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Hagerstown mayor denies there is a council majority on stadium site

Gysberts: '... No decisions have been made by either myself or any member of this council one way or the other'

June 19, 2013|By HOLLY SHOK | hollyshok@herald-mail.com

Although the topic of building a multiuse stadium for the Hagerstown Suns has been conspicuously absent from recent Hagerstown City Council agendas, talk about the minor league baseball team’s future heated up again Tuesday, when a council member suggested the “wheels and cogs” are being set in motion behind the scenes.

Councilman Kristin B. Aleshire said he was unaware of the meeting Mayor David S. Gysberts had with Suns majority owner Bruce Quinn last week, which Gysberts acknowledged in the Saturday edition of The Herald-Mail.

“I haven’t been mum on anything, whatever you want to ask me about the Suns ... I am more than open to sharing .... However, if I don’t have the information, then obviously I can’t share,” Aleshire said during the meeting at City Hall.

Aleshire said he has heard from at least three sources that the five-member council has privately achieved a three-person majority to build the stadium at the downtown site, which he opposes, and is in negotiations with private parties to revisit that proposal.

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“I am not privy to those conversations, I am not part of those discussions, if members of this body are having those discussion, I am not aware of them ...,” Aleshire said.

Councilwoman Penny M. Nigh said she has received phone calls from a handful of people who are upset about similar rumors that the council is reaching a majority on the downtown site.

Gysberts said a clear direction regarding a stadium plan will be established by mid-July, noting that the reason the topic has not been on recent agendas is due to a lack of new information.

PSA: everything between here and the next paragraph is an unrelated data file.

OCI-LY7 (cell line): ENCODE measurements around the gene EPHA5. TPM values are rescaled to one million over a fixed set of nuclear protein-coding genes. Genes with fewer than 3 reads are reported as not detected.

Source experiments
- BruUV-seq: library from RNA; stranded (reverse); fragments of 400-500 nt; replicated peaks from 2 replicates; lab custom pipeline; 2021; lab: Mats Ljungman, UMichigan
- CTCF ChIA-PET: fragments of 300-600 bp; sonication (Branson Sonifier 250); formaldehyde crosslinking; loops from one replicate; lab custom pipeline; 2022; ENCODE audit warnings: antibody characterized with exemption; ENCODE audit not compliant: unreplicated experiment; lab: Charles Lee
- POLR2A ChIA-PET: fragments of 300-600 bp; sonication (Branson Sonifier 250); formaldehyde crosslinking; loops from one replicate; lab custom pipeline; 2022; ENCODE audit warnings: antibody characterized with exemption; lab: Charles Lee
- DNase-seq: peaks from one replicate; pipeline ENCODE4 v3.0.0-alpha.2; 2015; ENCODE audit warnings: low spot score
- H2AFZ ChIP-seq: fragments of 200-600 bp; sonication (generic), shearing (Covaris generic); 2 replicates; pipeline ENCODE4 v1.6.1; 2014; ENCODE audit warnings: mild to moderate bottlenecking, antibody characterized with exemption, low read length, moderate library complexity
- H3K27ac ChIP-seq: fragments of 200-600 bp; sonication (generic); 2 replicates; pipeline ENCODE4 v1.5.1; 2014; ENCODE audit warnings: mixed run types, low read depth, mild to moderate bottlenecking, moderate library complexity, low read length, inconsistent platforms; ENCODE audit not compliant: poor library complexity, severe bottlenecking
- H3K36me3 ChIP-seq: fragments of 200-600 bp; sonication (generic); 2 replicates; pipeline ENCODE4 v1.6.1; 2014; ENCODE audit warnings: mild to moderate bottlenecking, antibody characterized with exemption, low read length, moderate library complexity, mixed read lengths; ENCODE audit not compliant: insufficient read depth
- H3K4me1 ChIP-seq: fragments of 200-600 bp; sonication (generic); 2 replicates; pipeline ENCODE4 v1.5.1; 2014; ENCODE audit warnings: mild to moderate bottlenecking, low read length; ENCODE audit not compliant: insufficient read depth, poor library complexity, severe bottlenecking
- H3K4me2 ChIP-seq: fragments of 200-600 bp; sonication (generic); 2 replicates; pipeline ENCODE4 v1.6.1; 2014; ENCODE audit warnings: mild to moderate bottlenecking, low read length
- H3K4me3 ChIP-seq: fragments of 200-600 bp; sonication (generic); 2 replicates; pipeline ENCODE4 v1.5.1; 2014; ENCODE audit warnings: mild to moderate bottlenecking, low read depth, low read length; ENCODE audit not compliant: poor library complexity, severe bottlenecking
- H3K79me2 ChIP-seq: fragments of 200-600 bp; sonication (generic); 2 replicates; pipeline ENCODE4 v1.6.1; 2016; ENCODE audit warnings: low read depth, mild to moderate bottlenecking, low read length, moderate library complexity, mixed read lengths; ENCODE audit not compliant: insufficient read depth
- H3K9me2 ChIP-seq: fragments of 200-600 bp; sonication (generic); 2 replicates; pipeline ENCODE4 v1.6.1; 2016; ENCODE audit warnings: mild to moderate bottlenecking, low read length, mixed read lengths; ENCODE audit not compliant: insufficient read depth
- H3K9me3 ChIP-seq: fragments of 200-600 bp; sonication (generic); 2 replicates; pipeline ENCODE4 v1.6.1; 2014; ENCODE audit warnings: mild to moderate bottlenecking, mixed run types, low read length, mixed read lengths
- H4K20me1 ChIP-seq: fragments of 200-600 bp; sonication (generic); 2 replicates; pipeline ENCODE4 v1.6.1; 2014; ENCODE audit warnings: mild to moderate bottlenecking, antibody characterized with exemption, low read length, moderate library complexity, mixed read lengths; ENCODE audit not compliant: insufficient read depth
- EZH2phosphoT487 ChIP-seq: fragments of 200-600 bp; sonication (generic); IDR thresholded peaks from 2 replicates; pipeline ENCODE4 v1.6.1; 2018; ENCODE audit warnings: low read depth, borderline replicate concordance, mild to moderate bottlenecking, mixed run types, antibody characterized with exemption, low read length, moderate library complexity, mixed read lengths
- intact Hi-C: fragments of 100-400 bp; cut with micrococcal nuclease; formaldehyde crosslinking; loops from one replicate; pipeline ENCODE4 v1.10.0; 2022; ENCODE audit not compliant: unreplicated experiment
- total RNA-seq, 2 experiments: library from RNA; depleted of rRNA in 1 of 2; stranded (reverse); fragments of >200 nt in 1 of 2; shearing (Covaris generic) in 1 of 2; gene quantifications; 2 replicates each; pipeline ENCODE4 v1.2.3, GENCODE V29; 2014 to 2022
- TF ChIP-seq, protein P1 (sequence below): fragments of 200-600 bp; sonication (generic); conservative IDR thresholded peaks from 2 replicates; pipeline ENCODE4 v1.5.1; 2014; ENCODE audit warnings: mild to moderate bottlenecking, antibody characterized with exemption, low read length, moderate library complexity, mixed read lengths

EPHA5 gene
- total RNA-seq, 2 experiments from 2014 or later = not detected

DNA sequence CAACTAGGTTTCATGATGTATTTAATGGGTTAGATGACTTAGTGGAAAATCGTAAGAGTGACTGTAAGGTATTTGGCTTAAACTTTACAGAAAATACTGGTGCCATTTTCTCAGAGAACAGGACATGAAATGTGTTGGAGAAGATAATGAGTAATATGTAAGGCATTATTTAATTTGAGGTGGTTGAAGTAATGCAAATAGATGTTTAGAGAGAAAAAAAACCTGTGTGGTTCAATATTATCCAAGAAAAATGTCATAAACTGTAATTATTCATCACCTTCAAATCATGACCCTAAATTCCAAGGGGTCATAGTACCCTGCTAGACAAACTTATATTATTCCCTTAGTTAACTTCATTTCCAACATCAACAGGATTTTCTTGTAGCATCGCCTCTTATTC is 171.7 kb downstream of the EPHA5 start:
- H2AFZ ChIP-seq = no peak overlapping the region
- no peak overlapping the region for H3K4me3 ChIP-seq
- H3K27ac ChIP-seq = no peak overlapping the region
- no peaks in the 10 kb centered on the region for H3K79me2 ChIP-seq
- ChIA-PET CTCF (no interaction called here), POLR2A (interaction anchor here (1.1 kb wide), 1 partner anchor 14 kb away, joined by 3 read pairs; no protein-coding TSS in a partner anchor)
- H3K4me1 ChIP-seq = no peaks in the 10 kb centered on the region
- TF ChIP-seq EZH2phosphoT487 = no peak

“ ... No decisions have been made by either myself or any member of this council one way or the other,” Gysberts said, noting council members should not be restricted from having private conversations with anyone in the community.

“I don’t have something to bring forward in terms of an agreement .... I continue on that path not knowing the decision of the council in terms of a site, but I do think we can work on a negotiated agreement we can bring forward to the council that doesn’t really need to be site specific, and then at the appropriate time, we can make those decisions.”

In April, consultant Ripken Design unveiled three new proposed sites in Hagerstown where a multiuse stadium could be built. However, the previously considered downtown site near the corner of West Baltimore Street and Summit Avenue has yet to be ruled out.

The Hagerstown council’s discussion comes on the heels of the Fredericksburg City Council’s unanimous vote on June 11 to spend $50,000 to evaluate a proposal to bring a minor league baseball team to the Virginia city.

The Suns are considering a move to the Stafford County community, according to The Free Lance Star in Fredericksburg.

Fredericksburg Mayor Mary Katherine Greenlaw confirmed last month that the city council received an “unsolicited” proposal for a baseball stadium, but neither she nor city officials would comment on who made the offer.

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